This magical 68 minutes of delirious cinema is the second of Steve McQueen’s five film series Small Axe. Each film tells a story about ‘West Indian’ characters and communities in London during the period 1968-1982. Lovers Rock has the simplest narrative of the series and is written by McQueen with the novelist Courttia Newland. A group of friends are preparing a large house and garden to host a birthday ‘blues dance’ for a young woman. Meanwhile, Martha (Amarah-Jae St. Aubyn), a young woman from a church-going family, is planning to sneak out of the family house to attend the party with her friend Patty (Shaniqua Okwok). I write ‘meanwhile’ but actually these two sequences are not happening at the same time. Martha leaves her house under darkness but the preparations for the dance are in daylight. This is the first indication that this isn’t going to be a conventional narrative. Though there are some of the familiar conventions of a ‘party narrative’ such as unwanted guests (who have to negotiate the doorman) and the boy meets girl scenario, the central sequence of the film features an extended playing of Janet Kay’s ‘Silly Games’, the iconic song of the music style known as ‘Lovers Rock’.
We first get introduced to ‘Silly Games’ as a song sung a capella by the women in the kitchen making the party food – goat curry and ackee and saltfish. Cynthia, the birthday girl is getting ready upstairs and hair is being straightened as the sound system is wired up. As the party gets into full swing and the main room fills with dancers, ‘Silly Games’ plays through with many dancers singing along. When the track ends the dancers keep singing and in one corner of the room is an older man. He’s played by Dennis Bovell who wrote and produced the original single, a hit in 1979 (although Discogs suggests it was first released in 1977). Bovell has claimed that he included the very high note in the song because he knew girls on the dancefloor would compete to hit it. That’s what happens and indeed from the reviews I’ve seen the idea is taking off with a suggestion that people might meet (virtually?) to sing ‘Silly Games’ together.
A note about terminology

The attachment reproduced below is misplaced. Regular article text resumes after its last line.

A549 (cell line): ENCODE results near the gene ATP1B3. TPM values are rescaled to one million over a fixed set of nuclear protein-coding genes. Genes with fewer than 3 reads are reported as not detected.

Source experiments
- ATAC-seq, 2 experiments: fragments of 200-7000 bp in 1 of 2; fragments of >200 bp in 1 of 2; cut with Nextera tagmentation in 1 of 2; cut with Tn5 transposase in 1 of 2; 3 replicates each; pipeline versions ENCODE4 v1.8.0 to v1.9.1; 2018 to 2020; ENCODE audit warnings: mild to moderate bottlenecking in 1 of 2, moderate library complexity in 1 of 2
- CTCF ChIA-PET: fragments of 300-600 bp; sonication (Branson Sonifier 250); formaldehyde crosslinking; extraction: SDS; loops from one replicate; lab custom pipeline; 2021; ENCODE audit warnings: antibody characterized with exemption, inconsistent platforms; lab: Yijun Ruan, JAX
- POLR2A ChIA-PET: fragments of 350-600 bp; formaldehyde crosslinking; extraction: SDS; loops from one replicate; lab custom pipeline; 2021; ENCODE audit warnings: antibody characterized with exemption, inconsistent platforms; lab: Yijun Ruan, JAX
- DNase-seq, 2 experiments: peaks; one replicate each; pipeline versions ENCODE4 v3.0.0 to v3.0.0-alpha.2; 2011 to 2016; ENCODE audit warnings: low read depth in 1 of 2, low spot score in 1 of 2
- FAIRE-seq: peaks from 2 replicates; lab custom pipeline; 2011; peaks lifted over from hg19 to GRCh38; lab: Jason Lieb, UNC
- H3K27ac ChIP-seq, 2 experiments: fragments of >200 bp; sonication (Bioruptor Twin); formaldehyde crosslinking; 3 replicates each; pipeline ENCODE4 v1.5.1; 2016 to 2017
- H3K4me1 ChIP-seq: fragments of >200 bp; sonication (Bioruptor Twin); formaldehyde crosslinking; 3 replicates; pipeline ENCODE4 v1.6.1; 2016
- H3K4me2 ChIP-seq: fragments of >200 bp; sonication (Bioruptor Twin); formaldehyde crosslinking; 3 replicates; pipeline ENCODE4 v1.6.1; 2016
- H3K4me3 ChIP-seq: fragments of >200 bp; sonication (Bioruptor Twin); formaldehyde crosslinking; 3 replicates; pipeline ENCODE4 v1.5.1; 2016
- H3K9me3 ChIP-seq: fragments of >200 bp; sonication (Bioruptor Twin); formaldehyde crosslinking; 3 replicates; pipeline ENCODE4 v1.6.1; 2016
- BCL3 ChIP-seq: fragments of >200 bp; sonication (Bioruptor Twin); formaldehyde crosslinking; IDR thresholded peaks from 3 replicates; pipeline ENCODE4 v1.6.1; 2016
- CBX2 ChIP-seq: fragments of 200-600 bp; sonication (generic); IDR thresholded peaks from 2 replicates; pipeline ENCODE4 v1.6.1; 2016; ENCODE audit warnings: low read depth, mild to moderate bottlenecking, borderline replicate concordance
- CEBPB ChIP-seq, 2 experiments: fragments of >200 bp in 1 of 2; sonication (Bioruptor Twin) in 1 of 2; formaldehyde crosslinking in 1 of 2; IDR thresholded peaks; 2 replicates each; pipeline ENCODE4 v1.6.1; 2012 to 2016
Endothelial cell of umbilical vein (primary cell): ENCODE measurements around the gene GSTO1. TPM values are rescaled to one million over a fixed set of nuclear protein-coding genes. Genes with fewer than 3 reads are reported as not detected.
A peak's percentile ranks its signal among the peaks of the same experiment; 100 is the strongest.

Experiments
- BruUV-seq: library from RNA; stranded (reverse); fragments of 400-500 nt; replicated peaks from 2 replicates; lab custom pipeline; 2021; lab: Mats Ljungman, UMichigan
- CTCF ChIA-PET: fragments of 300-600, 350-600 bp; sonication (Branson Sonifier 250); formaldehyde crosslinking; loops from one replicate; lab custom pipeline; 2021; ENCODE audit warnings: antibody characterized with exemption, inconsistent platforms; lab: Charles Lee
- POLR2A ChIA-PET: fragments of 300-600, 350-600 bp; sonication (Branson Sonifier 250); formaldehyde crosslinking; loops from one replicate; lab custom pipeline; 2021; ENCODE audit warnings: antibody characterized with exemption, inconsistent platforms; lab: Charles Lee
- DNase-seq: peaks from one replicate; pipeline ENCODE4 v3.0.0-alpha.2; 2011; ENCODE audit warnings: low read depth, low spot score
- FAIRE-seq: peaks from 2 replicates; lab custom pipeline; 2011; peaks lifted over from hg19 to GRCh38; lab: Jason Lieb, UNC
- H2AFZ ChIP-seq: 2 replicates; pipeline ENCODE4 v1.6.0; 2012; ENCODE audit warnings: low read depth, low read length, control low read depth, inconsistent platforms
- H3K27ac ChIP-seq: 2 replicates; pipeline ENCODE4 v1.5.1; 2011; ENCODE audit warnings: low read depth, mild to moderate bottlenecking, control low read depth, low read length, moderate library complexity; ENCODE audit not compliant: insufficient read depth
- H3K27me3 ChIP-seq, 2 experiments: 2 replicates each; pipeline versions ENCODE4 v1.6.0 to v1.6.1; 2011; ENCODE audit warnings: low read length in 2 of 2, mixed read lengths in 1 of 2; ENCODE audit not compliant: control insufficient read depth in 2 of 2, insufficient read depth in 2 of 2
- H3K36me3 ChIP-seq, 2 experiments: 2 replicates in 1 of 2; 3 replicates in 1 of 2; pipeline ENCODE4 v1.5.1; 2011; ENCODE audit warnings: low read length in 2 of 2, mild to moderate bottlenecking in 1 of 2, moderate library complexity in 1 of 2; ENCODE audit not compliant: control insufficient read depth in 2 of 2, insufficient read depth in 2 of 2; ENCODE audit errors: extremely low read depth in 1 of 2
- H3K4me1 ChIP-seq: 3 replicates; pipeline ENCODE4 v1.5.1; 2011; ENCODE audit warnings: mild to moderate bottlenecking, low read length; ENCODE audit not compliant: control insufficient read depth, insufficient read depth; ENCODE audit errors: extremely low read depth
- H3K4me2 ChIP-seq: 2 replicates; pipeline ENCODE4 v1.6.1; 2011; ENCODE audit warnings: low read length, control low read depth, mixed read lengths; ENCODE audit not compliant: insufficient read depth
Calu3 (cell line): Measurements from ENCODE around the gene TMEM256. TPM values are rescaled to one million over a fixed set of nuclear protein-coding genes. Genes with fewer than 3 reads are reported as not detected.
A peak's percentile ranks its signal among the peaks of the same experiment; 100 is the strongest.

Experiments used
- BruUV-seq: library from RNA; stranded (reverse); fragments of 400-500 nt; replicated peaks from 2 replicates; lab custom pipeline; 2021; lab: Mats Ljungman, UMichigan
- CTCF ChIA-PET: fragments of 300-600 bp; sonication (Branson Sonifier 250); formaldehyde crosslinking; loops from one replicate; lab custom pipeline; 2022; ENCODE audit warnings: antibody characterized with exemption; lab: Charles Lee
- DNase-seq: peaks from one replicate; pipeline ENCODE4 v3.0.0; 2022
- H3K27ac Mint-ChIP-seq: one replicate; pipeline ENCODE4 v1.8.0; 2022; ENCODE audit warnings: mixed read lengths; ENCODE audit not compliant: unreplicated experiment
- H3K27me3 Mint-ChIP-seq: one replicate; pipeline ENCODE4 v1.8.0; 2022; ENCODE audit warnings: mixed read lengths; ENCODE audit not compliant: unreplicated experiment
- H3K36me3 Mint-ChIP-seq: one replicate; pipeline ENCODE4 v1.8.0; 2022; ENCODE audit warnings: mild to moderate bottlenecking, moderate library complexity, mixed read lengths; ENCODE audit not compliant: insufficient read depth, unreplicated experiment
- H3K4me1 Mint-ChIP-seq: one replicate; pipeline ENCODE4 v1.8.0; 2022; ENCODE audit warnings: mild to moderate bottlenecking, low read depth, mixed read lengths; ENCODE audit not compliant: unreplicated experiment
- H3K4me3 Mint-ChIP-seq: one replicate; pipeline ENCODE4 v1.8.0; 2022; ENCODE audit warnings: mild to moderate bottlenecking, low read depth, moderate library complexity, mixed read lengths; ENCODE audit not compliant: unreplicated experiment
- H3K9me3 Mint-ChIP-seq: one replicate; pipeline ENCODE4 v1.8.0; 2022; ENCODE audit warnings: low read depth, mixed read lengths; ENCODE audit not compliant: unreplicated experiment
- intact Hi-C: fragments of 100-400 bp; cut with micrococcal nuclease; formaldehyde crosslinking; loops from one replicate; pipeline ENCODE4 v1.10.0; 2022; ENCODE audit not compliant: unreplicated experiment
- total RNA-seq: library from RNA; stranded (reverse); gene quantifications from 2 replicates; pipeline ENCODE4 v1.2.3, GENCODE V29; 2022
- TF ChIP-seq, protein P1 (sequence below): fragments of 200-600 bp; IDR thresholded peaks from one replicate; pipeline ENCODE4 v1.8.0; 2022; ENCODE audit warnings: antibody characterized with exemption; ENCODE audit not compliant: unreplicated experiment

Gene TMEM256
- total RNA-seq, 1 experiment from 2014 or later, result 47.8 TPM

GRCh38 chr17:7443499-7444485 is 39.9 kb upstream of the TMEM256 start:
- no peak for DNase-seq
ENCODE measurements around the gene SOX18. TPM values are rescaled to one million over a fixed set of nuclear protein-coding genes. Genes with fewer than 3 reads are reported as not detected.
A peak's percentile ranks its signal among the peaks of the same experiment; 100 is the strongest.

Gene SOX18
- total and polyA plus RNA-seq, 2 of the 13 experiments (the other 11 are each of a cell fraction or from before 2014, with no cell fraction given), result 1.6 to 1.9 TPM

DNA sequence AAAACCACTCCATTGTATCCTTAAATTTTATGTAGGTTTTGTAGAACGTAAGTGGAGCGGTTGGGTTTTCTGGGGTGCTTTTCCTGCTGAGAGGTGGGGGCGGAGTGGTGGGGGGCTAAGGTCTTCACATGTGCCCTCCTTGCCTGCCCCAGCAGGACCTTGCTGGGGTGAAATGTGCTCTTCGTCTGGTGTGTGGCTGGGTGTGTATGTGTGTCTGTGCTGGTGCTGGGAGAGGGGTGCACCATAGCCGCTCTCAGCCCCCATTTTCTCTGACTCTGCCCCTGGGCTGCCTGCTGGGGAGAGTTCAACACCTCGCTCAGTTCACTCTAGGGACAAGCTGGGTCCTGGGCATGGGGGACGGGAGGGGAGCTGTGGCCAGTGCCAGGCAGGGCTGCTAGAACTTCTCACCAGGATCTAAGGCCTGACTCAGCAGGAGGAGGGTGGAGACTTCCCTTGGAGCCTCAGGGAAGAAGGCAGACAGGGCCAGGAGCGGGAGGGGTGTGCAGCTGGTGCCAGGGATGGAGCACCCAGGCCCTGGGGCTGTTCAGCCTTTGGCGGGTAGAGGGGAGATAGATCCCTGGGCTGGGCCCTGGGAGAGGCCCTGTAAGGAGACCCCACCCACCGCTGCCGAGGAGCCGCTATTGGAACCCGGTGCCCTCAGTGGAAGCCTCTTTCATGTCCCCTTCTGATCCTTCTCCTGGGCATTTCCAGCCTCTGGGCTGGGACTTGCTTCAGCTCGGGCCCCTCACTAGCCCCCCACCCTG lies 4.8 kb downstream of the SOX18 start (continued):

I’ve used the term ‘West Indians’ to describe the characters in this film. I think this was correct in the late 1970s but it was gradually replaced by the term Afro-Caribbean and then African-Caribbean. I’m not sure when these changes took place. There was initially a distinct gap in the 1960s and 1970s between ‘Africans’ and ‘West Indians’ in the UK which took some time to close over the next twenty or thirty years as the number of migrants from different parts of Africa increased. (Some of the distance seems to have been created by West Indian parents with views about Africans perhaps derived from the colonial education system pre-the 1960s). One of the aims of political activism and indeed of the designation ‘Black’ was to develop a solidarity with all people of colour who faced the institutional and personal racism prevalent in the UK. But there were also distinctions between the different parts of the Caribbean, not so damaging perhaps but important in terms of cultural differences. Steve McQueen has Grenadian and Trinidadian heritage. He was born in 1969 in London and the five films that comprise Small Axe are ‘personal’ stories based on events and experiences recounted by relatives and family friends, supported by extensive research to present this period in a realist way. At the end of the 1970s the West Indian community in London and other major cities in the UK included the first generation of migrants (the ‘Windrush generation’) who arrived as adults and became part of the new employment programmes sponsored by the UK government to meet labour shortages, especially in public services. Some of the children of this generation followed their parents at a later date and then a second generation was born in the 1960s and 1970s. In the wider Black community there were both African migrants (often refugees or exiles) and the much earlier communities of Black people established in the UK since the 18th century and earlier (such as the Liverpool Black community). In the first Small Axe film, Mangrove, the popular music of Trinidad and Grenada was featured but by the time of Lovers Rock, Jamaican music in the form of reggae is beginning to dominate for young people, even though the setting here is still in West London. The house where the party is staged is on Ladbroke Road, not far from the Mangrove Restaurant but nearer to Holland Park and the wealthier end of the area. I don’t know if this is a deliberate location choice.